The Presidentialization of Political Parties in Russia, Kazakhstan and Belarus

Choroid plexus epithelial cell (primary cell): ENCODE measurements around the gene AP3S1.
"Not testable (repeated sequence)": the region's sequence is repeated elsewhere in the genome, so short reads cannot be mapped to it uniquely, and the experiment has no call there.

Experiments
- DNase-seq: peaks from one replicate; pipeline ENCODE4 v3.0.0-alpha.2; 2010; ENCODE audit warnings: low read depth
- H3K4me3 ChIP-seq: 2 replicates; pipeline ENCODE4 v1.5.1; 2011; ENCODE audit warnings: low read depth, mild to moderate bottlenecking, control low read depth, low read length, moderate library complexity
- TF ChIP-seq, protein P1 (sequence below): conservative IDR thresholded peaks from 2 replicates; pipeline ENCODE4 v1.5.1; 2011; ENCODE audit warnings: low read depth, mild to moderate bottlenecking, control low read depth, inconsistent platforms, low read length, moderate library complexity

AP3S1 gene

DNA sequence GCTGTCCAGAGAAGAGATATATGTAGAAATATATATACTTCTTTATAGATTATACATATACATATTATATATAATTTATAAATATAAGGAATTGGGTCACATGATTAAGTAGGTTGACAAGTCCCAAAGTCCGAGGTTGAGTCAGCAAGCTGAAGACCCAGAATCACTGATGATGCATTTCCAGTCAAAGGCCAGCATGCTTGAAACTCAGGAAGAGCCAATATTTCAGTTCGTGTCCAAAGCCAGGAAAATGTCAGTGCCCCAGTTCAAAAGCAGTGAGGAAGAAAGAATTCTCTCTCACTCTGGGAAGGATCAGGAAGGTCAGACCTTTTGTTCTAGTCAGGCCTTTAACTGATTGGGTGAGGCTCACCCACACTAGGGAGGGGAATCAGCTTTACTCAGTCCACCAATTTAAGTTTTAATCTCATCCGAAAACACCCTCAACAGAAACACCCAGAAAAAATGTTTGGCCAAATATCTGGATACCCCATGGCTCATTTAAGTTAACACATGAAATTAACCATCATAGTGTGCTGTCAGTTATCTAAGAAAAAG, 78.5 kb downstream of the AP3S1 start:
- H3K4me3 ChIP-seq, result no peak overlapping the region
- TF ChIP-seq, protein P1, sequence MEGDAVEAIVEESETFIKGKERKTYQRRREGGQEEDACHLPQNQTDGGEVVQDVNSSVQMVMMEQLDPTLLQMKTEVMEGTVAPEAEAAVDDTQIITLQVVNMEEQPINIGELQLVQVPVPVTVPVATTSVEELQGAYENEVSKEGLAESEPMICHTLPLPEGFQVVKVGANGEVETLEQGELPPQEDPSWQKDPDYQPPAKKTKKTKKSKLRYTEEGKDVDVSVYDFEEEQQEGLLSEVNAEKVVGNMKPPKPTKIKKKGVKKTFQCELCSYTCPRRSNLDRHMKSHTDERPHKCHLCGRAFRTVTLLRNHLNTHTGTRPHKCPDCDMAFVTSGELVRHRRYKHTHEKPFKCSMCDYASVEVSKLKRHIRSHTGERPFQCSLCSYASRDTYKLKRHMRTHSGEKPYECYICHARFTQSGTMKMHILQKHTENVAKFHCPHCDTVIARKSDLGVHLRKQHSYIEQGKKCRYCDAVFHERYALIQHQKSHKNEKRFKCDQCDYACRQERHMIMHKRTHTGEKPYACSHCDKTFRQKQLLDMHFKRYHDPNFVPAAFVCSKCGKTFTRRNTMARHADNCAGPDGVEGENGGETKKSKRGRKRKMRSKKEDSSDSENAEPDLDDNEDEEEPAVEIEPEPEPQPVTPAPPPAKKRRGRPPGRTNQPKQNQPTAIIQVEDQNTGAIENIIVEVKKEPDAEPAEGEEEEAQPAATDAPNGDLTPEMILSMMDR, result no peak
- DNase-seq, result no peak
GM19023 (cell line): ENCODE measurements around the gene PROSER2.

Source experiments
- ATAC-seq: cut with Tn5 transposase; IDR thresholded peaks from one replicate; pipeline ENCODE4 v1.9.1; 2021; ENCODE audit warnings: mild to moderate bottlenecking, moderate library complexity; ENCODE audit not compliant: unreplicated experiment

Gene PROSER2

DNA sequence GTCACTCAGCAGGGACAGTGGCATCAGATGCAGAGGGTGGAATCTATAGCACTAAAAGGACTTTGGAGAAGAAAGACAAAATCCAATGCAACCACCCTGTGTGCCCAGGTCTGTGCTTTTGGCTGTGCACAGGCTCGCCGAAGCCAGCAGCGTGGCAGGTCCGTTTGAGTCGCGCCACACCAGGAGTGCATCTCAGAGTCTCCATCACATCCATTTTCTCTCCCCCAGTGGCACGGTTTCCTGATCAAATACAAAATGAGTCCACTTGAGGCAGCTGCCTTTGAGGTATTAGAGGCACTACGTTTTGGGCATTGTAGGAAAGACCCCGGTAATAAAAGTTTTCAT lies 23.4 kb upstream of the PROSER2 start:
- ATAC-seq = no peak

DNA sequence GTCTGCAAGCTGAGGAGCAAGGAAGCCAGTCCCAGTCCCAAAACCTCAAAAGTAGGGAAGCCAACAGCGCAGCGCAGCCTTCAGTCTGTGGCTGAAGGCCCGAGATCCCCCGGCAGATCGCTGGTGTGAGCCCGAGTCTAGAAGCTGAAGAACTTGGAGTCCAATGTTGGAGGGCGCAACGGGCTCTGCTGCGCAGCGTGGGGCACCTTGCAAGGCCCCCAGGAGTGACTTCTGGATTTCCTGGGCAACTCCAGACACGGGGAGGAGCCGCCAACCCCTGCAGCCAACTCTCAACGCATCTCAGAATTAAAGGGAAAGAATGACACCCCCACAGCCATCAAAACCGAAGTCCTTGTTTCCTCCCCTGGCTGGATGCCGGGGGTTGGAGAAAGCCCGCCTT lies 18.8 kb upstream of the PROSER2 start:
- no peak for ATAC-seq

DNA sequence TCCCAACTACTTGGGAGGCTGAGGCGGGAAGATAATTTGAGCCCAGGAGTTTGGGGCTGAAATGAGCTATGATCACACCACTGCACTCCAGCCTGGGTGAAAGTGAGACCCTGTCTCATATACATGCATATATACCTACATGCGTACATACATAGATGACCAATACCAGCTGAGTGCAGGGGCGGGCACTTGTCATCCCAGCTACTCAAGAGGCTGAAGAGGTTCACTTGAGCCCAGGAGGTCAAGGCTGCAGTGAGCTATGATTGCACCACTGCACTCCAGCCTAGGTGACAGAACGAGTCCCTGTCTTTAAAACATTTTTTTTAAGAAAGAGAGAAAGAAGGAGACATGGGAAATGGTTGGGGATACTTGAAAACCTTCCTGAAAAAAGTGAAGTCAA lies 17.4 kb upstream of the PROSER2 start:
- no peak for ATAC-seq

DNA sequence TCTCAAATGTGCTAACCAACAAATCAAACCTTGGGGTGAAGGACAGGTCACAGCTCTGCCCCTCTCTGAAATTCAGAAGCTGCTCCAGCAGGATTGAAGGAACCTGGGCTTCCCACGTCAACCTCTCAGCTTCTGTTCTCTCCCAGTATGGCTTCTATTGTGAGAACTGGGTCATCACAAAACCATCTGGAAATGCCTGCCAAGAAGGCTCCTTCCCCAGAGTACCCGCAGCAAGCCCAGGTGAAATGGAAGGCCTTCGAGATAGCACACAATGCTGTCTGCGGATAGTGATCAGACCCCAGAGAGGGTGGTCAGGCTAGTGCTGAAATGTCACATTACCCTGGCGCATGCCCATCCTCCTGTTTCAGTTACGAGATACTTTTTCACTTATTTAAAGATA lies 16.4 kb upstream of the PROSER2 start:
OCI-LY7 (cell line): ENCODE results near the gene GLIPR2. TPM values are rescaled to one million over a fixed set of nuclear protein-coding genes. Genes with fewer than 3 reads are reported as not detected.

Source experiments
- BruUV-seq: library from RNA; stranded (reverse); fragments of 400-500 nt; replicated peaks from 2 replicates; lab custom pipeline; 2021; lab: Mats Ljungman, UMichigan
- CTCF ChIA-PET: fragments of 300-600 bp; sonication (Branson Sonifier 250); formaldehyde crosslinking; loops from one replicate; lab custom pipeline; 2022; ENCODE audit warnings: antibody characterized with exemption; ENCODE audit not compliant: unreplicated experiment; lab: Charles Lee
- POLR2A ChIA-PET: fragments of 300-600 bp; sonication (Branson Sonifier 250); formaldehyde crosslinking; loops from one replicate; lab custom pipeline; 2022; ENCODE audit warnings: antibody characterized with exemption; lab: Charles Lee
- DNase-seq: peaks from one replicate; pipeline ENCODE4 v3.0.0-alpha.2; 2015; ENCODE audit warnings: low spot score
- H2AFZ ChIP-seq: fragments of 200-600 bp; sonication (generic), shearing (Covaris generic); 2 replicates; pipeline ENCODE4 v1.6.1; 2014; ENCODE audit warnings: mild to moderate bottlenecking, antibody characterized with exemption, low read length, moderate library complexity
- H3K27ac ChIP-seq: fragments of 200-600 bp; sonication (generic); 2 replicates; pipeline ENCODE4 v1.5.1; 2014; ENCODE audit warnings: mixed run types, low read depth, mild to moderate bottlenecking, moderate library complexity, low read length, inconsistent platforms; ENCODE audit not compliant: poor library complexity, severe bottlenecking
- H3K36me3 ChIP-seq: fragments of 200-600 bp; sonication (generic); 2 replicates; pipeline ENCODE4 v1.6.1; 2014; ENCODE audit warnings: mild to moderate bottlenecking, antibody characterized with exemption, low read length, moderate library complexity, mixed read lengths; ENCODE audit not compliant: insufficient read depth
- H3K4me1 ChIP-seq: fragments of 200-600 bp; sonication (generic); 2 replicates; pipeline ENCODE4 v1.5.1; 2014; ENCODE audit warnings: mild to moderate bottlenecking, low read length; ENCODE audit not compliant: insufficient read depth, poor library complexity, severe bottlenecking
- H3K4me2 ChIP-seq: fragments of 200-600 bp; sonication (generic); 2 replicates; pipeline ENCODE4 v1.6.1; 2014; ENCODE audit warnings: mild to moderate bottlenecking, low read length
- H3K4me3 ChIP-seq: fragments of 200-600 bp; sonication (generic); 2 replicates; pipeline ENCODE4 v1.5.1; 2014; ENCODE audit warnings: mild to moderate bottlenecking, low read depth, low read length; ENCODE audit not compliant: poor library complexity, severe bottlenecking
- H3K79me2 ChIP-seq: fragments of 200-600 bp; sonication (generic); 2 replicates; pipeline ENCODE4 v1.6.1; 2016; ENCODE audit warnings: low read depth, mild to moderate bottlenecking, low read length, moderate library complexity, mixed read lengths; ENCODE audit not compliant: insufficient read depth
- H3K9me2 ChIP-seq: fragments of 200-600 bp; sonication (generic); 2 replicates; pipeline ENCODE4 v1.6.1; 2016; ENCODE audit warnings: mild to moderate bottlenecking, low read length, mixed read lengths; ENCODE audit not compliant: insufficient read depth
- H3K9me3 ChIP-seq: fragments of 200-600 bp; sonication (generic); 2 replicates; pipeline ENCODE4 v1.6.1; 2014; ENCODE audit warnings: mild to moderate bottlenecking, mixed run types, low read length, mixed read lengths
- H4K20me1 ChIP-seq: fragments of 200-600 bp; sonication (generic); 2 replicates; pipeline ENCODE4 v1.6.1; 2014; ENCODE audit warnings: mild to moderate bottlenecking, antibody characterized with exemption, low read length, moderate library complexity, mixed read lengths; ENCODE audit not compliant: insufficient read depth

This book analyses the presidentialization of parties in three countries of the post-Soviet space - Russia, Belarus and Kazakhstan - and the role of this phenomenon in their recent political history. The concept of presidentialization of politics means that parties tend to adjust by becoming ‘presidentialised’ in the sense that parties delegate their leaders-as- Presidents to shape both their electoral and governing strategies. The presidentialization of parties refers to institutional resources, constraints and opportunities. It can be also described both as centralization of leadership and a style of government, overlapping with that of personalization of politics that it consists of personal characteristics, attitudes, personal capital and charisma in making politics, instead. Since their introduction, the concept of presidentialization have been mostly analysed within the Western or other democratic countries. Very little attention, however, has been paid to the phenomenon presidentialization of political parties in non-democratic countries or in countries with a transitional form of government . This volume enhances our theoretical understanding of the political role of the Presidents of Russia, Kazakhstan and Belarus in controlling the legislative space and elected officials.